Do additives cause hyperactivity?
In 1975, a book called 'Why your child is hyperactive' was published by an American paediatrician called Dr. Feingold. He claimed that the behaviour of between 30% and 50% of hyperactive children improved dramatically if foods containing artificial colours, preservatives and flavourings, and foods containing naturally occurring salicylates, were removed from their diets. This sparked a controversy that still rages today.
Isle of Wight Study
In 2002, a report was produced by the Food Standards Agency that gave the results of an investigation into the effects of additives on the behaviour of a group of 3 year olds living in the Isle of Wight. It was widely reported in the media that it showed a link between hyperactivity and certain additives. However, the answers were not so clear.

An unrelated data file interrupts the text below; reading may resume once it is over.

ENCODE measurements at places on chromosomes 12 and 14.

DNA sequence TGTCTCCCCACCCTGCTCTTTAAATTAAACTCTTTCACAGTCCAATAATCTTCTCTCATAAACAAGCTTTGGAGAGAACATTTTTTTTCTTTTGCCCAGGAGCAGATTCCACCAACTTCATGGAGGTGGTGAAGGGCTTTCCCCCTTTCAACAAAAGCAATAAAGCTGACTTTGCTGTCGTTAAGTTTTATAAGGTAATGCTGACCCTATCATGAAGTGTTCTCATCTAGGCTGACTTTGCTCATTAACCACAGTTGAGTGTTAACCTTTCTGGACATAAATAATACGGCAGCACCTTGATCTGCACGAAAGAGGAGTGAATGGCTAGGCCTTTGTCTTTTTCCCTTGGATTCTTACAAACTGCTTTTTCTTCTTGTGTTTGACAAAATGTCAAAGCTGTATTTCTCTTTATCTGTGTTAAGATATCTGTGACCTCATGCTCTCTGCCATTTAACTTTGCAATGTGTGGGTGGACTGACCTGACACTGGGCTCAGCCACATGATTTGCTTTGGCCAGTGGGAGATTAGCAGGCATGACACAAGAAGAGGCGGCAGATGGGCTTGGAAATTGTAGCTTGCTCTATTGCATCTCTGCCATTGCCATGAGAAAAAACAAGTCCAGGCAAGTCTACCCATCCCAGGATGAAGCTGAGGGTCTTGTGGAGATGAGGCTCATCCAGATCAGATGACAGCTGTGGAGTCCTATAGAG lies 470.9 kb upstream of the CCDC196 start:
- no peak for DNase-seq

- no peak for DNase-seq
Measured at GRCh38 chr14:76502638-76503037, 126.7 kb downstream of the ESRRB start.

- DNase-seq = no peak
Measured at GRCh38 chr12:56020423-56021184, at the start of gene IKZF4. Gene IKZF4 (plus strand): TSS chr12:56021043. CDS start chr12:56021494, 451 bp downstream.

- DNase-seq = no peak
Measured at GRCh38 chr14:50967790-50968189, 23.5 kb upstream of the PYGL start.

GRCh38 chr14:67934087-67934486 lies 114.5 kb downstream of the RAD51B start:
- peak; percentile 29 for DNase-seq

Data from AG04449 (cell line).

|Results from Parents||Results from Psychlogists|
Parents were asked to rate their children's behaviour.
Additives had some effect on their children's behaviour.
Researchers put the children through psychological tests in controlled conditions.
Additives had no effect on the children's behaviour.
Who was right? The parents or the psychologists?
A follow-up study was started to try and find the answer.
Questions to ask of any test
There is a vast amount of information about food additives and hyperactivity on the internet. Much of it is unregulated and can be biased. Always look at the information closely to see how reliable it is.
- Is the number of people in any test large enough to give reliable results?
- Do the people being tested know if they are in the trial group or the control group? Good tests should be 'double-blind'. In this way neither the researchers nor the people in the trial know if they are being tested or are in the control group.
- Are the observations reliable and consistent? Is it personal opinions or scientific tests?
Measurements and tests need to be consistent throughout the whole group and not rely on personal judgments. For example, saying something is hot is very personal but stating that it is at 60°C is clear.
- Are the results analysed statistically to see if there are significant effects?